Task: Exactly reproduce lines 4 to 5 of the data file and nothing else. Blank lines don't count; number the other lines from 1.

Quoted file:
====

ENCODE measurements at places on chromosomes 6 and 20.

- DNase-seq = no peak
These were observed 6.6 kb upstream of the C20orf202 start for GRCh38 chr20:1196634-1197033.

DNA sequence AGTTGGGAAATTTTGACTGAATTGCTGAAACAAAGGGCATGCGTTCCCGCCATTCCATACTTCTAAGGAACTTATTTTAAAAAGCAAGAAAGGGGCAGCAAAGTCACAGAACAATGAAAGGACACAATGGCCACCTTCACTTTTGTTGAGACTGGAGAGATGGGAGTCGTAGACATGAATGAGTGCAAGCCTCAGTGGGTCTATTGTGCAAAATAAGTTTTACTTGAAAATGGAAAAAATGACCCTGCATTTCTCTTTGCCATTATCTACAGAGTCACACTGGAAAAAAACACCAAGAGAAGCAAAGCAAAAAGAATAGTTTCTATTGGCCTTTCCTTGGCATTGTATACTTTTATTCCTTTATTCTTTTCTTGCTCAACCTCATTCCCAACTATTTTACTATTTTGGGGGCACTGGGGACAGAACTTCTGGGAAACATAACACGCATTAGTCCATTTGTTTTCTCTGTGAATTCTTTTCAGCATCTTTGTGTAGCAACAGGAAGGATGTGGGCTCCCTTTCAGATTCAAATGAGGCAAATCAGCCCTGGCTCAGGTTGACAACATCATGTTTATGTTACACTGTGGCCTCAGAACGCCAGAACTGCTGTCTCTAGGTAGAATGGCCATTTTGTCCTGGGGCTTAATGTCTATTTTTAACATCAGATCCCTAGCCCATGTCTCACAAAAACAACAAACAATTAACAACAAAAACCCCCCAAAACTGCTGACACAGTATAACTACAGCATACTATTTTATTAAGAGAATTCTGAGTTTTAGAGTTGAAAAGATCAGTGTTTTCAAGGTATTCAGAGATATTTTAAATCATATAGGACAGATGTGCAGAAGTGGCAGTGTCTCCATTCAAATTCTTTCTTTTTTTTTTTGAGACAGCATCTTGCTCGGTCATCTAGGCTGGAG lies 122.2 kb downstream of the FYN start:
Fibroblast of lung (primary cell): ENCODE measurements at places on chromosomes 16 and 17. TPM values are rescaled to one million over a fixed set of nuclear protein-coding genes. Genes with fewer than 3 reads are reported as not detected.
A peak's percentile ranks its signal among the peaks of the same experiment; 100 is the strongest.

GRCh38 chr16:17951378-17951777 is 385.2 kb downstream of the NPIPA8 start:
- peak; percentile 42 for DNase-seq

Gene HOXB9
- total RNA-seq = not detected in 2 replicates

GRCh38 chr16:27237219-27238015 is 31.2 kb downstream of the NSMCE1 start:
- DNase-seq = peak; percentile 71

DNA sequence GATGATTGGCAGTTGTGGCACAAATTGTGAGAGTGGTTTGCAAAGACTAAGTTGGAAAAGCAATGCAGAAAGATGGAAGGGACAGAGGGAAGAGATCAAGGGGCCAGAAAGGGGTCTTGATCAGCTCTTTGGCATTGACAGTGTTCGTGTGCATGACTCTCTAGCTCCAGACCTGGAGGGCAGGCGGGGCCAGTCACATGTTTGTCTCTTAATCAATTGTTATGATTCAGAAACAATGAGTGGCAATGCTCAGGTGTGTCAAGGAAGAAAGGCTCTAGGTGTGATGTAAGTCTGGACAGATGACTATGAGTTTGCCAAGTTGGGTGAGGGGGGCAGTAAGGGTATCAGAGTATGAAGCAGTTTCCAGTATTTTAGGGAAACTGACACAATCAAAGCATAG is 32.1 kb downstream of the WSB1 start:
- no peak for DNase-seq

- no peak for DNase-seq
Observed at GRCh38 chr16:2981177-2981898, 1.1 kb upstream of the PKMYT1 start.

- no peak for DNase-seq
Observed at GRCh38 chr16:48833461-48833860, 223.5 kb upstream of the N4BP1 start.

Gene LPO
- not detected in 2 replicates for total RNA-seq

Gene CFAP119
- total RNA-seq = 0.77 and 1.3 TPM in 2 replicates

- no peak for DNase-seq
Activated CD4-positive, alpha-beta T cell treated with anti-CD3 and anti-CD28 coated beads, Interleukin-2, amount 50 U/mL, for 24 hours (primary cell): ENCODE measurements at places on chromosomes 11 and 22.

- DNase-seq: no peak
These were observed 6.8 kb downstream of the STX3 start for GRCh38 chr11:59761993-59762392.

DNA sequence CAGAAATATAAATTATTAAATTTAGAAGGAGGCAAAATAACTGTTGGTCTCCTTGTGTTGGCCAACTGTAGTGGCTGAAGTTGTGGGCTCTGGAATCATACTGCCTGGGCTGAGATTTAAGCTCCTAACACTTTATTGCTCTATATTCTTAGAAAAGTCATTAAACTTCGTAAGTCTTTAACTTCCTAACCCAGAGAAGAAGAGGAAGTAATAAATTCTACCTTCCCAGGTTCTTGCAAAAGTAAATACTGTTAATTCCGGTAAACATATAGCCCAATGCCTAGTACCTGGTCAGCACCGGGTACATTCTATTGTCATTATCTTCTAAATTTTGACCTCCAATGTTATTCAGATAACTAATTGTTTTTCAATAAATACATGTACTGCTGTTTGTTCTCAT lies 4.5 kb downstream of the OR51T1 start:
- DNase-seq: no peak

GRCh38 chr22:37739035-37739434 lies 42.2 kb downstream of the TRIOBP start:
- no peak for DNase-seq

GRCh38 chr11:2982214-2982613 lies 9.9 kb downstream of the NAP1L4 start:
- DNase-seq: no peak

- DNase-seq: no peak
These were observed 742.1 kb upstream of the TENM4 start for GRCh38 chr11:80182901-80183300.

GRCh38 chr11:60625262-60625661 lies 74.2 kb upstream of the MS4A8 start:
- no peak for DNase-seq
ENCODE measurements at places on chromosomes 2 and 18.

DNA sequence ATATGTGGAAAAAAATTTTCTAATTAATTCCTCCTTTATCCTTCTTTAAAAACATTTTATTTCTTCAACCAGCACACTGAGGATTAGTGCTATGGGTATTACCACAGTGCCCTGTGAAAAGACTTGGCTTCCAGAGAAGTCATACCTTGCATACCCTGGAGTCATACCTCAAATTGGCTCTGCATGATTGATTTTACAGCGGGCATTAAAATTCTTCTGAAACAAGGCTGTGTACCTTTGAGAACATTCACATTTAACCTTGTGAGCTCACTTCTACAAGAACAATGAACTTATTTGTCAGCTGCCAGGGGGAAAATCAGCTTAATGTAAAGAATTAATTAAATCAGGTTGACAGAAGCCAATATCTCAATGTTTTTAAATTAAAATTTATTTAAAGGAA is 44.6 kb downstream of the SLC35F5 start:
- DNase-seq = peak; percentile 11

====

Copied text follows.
DNA sequence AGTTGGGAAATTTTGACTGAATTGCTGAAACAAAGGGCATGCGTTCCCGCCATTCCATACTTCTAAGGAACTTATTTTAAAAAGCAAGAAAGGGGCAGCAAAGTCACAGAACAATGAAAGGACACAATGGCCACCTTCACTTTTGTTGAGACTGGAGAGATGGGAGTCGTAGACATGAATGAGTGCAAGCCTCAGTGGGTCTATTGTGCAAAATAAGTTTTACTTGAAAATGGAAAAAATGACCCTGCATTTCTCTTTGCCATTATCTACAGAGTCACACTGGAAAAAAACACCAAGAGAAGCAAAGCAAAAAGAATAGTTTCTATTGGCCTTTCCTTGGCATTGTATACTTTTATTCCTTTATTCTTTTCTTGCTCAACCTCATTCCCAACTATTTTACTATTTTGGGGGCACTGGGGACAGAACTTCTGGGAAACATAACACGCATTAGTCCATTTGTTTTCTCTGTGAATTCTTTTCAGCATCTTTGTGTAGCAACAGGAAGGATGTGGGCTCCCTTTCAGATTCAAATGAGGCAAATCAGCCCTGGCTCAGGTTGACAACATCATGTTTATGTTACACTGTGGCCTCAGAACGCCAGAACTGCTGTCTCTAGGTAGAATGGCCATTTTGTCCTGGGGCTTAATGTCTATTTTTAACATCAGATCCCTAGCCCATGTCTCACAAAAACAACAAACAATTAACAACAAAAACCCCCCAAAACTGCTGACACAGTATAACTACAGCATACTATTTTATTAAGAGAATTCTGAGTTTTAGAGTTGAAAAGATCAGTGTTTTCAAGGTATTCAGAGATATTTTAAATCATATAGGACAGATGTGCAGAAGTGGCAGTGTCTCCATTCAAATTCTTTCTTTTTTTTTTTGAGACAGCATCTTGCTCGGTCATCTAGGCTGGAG lies 122.2 kb downstream of the FYN start:
Fibroblast of lung (primary cell): ENCODE measurements at places on chromosomes 16 and 17. TPM values are rescaled to one million over a fixed set of nuclear protein-coding genes. Genes with fewer than 3 reads are reported as not detected.